Bellringer tops $25,000 goal
The 2001-2002 Bellringer campaign broke the $31,000 mark as donations were wrapped up in January. The annual fund-raiser, sponsored by the Raab Foundation and the Poulsbo Noon Lions, gathers resources that are used throughout the year to help residents of the North Kitsap School District.
Poulsbo, Olhava and OC reach agreement
Years of talk, deliberation and frustration came to an end Jan. 2 as the Poulsbo City Council, Olympic College and officials from Olhava Associates reached a long-awaited agreement on the local branch campus. Hailed by Mayor Donna Jean Bruce as possibly the “most important thing” the city council would do in 2002, the official Memorandum of Understanding allowed the 20-acre project finalize planning and begin actual construction. One driver for reaching the agreement was that delays on the allocated money, originally set at $13 million, had already cost the college roughly $100,000. The 20-acre campus is set to open in late-2003.
Front Street work begins in Poulsbo
Surveyors began taking measurements for impending improvements to Front Street, between Jensen Way and Lindvig Way, for a street widening and resurfacing project set to begin later in the year. The $1.37 million project, which tore up the street and raised the ire of downtown businesses during the usually lucrative summer tourist season, began in mid April and concluded in August behind the originally scheduled completion date.
Munroe loses council appeal
Former Poulsbo City Councilwoman Donene Munroe lost an appeal to regain the council position 3 seat in a January Washington State Court of Appeals decision. Munroe resigned the council post, which was later filled by current councilman Jim Henry, in February of 2000 after she was asked to recuse herself from votes on the proposed Olhava development. Munroe later changed her mind, and after losing to Henry for the position in the fall 2001 election filed suit in Kitsap County Superior Court.
City council ponders a new municipal campus
The city council unanimously agreed to continue efforts to move government offices from sites on Jensen Way, Hostmark Street and 8th Avenue to a single location on the corner of 7th Avenue and Iverson Way, the site of a planned municipal campus. The 27,000-square-foot building plan calls for a budget of $5.7 million and about $1.1 million in site work. If the city sells $5 million in bonds to fund the campus and pays the amount back over 25 years at 4.9 percent its average annual payment would be about $350,000. The city can come up with the money each year by using $100,000 in current debt service; $100,000 in real estate excise tax; $75,000 in admissions tax revenues; and $75,000 in utility support for government facilities.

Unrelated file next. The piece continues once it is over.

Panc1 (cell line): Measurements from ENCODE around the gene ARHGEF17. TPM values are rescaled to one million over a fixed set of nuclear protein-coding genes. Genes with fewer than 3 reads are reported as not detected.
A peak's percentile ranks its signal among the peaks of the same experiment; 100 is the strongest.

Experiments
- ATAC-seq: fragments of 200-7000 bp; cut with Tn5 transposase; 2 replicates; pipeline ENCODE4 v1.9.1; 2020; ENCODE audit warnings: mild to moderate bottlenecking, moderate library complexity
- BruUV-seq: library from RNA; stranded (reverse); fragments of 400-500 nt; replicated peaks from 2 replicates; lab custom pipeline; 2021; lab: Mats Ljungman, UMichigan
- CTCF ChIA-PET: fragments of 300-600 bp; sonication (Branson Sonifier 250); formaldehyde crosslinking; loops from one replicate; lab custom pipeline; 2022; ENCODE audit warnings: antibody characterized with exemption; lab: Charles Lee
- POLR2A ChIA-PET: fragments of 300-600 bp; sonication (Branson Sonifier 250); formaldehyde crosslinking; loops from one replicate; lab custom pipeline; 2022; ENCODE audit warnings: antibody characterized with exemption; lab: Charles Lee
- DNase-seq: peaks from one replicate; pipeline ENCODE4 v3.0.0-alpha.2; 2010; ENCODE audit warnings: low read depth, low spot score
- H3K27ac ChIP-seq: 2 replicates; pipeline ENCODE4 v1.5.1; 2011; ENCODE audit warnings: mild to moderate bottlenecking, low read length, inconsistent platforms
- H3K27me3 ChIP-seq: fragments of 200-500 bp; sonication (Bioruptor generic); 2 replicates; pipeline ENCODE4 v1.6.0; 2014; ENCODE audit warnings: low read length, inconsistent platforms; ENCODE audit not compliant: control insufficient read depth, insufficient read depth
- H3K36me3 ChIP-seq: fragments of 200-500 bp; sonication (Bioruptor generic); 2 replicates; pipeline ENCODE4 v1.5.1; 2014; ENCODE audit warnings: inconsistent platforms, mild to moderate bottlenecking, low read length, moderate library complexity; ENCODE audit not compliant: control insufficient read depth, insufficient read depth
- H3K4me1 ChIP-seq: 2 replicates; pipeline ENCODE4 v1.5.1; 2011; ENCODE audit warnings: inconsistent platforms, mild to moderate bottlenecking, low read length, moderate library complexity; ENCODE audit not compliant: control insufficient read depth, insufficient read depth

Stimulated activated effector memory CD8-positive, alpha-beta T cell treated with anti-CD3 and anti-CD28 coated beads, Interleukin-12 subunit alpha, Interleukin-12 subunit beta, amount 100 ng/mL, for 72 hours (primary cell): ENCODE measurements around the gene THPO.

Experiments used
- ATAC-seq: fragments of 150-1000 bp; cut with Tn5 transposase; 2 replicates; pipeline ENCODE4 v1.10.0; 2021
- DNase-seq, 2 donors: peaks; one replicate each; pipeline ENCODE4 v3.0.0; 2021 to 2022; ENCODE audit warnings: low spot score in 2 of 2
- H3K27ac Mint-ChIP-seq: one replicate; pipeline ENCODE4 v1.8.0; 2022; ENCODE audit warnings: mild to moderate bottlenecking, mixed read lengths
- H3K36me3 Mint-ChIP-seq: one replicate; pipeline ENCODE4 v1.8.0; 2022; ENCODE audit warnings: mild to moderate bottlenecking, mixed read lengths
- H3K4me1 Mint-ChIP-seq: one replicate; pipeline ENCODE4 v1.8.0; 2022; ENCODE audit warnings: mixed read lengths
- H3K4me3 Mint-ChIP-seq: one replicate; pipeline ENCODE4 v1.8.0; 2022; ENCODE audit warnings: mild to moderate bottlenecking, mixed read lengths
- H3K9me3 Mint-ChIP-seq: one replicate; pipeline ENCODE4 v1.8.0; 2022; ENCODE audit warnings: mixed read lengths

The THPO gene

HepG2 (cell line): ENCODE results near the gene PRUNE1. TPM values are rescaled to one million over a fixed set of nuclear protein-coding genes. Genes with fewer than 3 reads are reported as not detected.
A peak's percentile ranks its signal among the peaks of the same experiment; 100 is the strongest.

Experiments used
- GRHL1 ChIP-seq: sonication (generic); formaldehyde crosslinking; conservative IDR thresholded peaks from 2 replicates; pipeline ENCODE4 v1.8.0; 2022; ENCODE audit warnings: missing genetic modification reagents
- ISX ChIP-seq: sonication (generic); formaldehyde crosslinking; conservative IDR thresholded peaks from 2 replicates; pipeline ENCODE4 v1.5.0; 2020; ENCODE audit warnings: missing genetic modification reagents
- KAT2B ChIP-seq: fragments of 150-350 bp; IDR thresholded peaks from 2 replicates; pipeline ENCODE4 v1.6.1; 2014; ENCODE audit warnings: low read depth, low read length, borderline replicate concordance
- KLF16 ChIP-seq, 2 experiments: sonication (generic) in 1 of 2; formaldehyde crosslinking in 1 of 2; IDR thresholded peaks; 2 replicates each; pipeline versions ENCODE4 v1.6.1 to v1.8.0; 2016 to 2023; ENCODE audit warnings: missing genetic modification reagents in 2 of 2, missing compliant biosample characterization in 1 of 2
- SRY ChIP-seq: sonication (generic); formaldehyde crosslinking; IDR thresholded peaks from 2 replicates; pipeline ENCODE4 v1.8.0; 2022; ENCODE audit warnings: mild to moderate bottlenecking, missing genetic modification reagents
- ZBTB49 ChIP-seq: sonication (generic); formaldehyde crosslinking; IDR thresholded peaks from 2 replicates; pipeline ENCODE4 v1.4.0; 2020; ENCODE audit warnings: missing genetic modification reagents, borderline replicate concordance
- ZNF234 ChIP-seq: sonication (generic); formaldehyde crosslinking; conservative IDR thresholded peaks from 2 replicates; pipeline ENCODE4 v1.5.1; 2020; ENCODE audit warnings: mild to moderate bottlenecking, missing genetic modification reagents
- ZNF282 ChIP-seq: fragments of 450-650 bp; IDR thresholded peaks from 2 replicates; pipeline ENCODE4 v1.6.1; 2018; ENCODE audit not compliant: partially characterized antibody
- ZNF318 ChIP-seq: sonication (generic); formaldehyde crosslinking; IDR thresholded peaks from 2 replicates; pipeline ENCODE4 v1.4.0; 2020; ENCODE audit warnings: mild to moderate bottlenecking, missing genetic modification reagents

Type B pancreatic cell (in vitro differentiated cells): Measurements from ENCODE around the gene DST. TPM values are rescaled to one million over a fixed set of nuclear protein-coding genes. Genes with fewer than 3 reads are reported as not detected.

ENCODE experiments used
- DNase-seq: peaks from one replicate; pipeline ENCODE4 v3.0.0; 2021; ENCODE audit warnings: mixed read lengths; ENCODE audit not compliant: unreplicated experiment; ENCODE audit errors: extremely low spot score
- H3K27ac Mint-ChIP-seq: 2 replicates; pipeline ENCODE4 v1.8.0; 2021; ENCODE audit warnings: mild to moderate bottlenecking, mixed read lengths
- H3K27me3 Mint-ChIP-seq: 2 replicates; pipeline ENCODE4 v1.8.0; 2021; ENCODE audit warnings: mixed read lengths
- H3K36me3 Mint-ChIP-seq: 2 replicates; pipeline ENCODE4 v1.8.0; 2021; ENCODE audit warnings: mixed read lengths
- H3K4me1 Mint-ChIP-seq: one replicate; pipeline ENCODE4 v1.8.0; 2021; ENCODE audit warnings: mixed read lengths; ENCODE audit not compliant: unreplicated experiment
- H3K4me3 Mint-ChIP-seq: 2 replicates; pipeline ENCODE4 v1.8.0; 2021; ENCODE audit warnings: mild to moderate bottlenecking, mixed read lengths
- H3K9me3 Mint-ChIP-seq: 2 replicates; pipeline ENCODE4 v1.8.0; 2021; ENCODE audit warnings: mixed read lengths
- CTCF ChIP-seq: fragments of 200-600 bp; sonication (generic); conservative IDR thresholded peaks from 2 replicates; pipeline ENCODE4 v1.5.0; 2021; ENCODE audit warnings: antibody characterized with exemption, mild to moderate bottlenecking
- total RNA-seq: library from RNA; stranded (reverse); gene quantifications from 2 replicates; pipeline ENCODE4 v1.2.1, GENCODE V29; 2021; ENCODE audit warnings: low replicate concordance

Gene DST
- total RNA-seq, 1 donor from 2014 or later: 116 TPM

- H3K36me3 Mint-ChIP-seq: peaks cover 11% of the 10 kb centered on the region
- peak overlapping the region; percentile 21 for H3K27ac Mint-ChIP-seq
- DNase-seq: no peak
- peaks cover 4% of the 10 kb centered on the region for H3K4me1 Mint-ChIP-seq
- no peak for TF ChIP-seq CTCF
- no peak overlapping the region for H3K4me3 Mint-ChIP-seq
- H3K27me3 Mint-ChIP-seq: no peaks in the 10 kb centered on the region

Port of Poulsbo fires manager
Claiming that manager Barbara Waltz had committed malfeasances and misappropriations, Port of Poulsbo Commissioners voted unanimously to terminate her from the payroll in February. The board gave her a choice to either resign or be terminated. Waltz denied this claim and refused to resign, noting, “I would like the record to show I was given a choice and I did not say I would like to be terminated.” The claims against Waltz included allegations that she had disobeyed port policy on liveaboards, taken a work desk home, allowed port employees to salvage items off an abandoned boat, written off moorage costs for one tenant and changed boathouse charges for another tenant.
Appeals denied, continue for Lemolo group
For the second time Richard Best and members of the Lemolo Citizens Club received disheartening news from Kitsap County Hearings Examiner Stephen Causseaux, Jr. that their appeal of the Kitsap County’s Final Supplemental Environmental Impact Statement (FSEIS) for the central Wastewater Facilities Plan had been denied in February. The group’s claimed that the sewage proposal did not adequately address environmental concerns and that the issue of pressurizing the existing underwater lines to the sewage station at Brownsville was not addressed by the hearings examiner in his previous findings. It also said a successful inflow and infiltration reduction program by Poulsbo had negated the need for the project. Just weeks later the group again appealed the decision.
Iverson honored with park name
The city council agreed in February to honor Betty Iverson’s long-lasting commitment to Poulsbo by renaming Scandia Knolls Kiwanis Park to Betty Iverson Kiwanis Park to pay tribute to the example she set through a life of volunteering. Iverson, who died of cancer in 2000, was involved with the Poulsbo Tree Board, the Marine Science Center, Kindergarten Reading Program, Iodine Deficiency Disorders Project, the Kiwanis’ Bicycle Rodeos, kindergarten parenting classes and numerous other programs to benefit the greater Poulsbo community.
Martha & Mary survives budget
After concerns that local nursing homes like Martha & Mary would suffer major losses from the state’s $1.6 billion budgetary knife, the blow ended up being softer than originally thought. Under the governor’s original plan, the 111-year-old institution was on the financial brink and staring at an existence-threatening $1.1 million annual loss. A proposal from the senate and house restored $69 million in state-sponsored Medicaid programs throughout the state, deterring any huge cuts in service at Martha and Mary for now. Reactions to the budget were mixed as it restored $69 million in cuts to nursing homes but kept about $2.8 million in Medicaid reductions for assisted living centers.
Port wall funding search continues